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Alleged Colombian drug lord's arrest raises questions about Panama's elites

by Eric Jackson

On September 15 a boatload of heavily armed members of the National Police arrived at Isla Chapera in the Perlas Archipelago and its owner, José Nelson Urrego Cárdenas, greeted them with an offer of a cup of coffee. The offer wasn't accepted. Urrego, a Colombian said to have vast holdings in Panama, Costa Rica, Spain, the United States and his native Colombia, was handcuffed and taken away. Arrested along with Urrego was a 20-year-old female companion, Marisol Plaza Torre, Colon Free Zone Merchant Rafael Jiménez Sandoval (a Panamanian), that man's Colombian companion Myrna Rodríguez, and a Colombian named Enrique Vallejos. Two of Urrego's employees on Isla Chapare and a surveyor were also briefly detained, but released without charges. Urrego and the others who were charged were accused of laudering the proceeds of drug trafficking and, as this article was written Ms. Plaza Torre had been let out of jail under house arrest but the other four suspects were being held without bail under preventive detention.

There ensued a series of revelations implicating both the Torrijos administration and its predecessor, Panama's leading banks and law firms in which prominent political figures are partners. So far fingers are not being pointed at people in high places, and skeptics are predicting that wherever the evidence may lead, nobody high up in business or political circles will ever be formally implicated. Still, certain facts that have come out are embarrassing:

·        Two of the alleged dummy corporations said to have been used to launder Urrego's drug money were set up by Moreno, Arjona & Brid, a law firm which on its website claims Second Vice President and Minister of the Presidency Rubén Arosemena as one of its partners. The firm had no comment, while Arosemena --- the leader of the PRD's junior coalition partner the Partido Popular --- told La Estrella that he had resigned from that firm.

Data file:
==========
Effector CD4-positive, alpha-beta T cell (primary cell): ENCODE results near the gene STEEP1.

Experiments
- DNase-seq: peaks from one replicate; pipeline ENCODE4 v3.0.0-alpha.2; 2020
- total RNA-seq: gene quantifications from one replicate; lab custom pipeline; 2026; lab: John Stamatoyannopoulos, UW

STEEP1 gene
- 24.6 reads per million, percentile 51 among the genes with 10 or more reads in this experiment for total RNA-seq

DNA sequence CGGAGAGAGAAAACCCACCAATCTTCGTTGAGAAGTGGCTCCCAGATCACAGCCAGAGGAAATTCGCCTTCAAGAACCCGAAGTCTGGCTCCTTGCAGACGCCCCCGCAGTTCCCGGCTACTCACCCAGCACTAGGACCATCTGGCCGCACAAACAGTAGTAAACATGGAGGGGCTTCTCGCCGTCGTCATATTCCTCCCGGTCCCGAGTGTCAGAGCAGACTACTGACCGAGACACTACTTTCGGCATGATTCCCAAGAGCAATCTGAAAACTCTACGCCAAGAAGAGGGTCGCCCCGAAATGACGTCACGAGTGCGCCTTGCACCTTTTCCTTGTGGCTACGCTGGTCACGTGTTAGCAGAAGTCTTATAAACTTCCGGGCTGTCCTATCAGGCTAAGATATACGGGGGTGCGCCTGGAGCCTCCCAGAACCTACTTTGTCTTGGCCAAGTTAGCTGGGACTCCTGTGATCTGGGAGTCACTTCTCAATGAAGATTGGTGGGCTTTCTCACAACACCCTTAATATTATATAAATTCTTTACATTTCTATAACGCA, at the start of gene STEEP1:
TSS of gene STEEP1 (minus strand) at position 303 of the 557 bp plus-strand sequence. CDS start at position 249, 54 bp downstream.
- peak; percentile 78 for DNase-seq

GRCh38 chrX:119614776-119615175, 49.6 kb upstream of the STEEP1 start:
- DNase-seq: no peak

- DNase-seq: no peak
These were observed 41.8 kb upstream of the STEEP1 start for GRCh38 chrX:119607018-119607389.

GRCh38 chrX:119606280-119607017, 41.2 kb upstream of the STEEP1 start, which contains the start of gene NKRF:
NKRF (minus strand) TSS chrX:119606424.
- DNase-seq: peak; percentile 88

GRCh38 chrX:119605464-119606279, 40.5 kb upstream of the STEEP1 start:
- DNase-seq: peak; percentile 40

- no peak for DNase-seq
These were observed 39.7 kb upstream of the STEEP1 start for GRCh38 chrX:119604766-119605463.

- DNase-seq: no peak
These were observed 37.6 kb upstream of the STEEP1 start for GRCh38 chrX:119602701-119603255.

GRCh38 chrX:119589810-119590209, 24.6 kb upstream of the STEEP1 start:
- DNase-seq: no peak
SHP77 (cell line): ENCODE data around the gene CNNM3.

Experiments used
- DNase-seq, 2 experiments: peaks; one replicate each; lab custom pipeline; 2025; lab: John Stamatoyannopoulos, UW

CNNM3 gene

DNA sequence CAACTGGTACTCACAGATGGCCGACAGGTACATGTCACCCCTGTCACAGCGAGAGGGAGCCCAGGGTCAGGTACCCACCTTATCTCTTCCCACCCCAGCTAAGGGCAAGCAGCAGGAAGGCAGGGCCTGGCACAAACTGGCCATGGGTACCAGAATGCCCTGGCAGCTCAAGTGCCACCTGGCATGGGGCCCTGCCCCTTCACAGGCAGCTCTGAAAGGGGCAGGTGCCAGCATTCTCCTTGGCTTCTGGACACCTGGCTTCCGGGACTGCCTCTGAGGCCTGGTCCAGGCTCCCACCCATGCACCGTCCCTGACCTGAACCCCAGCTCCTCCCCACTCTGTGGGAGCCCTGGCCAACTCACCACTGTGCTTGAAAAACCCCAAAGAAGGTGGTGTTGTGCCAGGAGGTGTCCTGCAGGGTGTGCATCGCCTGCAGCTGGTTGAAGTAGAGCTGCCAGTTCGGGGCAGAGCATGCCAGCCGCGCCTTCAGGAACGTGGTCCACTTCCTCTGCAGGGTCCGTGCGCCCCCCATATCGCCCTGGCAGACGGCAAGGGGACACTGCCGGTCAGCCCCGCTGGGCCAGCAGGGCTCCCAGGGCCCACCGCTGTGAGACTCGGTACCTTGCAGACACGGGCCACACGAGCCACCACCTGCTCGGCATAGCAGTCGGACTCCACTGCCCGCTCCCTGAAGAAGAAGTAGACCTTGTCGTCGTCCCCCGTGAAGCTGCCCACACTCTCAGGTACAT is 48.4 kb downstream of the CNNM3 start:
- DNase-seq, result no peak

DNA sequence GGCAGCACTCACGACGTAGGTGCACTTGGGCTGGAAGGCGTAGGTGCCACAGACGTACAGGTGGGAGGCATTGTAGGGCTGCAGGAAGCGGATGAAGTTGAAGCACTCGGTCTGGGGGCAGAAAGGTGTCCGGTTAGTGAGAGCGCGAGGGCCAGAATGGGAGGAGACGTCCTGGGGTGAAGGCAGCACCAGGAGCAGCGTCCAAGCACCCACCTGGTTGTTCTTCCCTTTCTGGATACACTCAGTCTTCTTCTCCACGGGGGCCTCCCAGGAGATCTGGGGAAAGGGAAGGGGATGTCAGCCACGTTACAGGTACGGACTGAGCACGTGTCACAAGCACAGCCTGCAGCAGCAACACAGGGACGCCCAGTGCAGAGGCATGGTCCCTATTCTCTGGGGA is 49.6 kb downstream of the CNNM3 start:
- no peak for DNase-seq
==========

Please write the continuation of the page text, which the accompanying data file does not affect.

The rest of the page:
·        Another company allegedly used by Urrego for money laundering purposes was set up by the law firm of attorney Guillermo Cochez, a Partido Popular figure who once served as mayor of Panama City.

·        Urrego's plans for a major resort on Isla Chapera were touted on the website of the Ministry of Economy and Finance as one of 20 tourism "mega-projects" which the Torrijos administration promised would create jobs for needy Panamanians.

·        During the Moscoso administration Urrego received his Panamanian residency and foreign investor cedula from Migracion and Cedulacion in just 24 hours. Ilka de Barés, then the director of Migracion and wife of the chief of the National Police at the time, and then director of Cedulacion Luis A. Bermúdez personally handled these transactions for Urrego.

·        Miguel Sierra, a floor manager as the main branch of Banco Continental --- then pretty much the Motta family's bank, but now in the process of being merged with Banco General --- is alleged to have been Urrego's money manager and investment advisor in Panama. Sierra has not been charged with any crime and is said to be cooperating with the investigation. Based on his dealings with Banco Continental, Urrego got letters of recommendation that allowed him to open accounts at Banistmo and HSBC. In 2005, however, Banco Continental closed Urrego's accounts for suspicious activity. Urrego also did business with the state-owned Banco Nacional de Panama, Banco Uno and Credicorp Bank.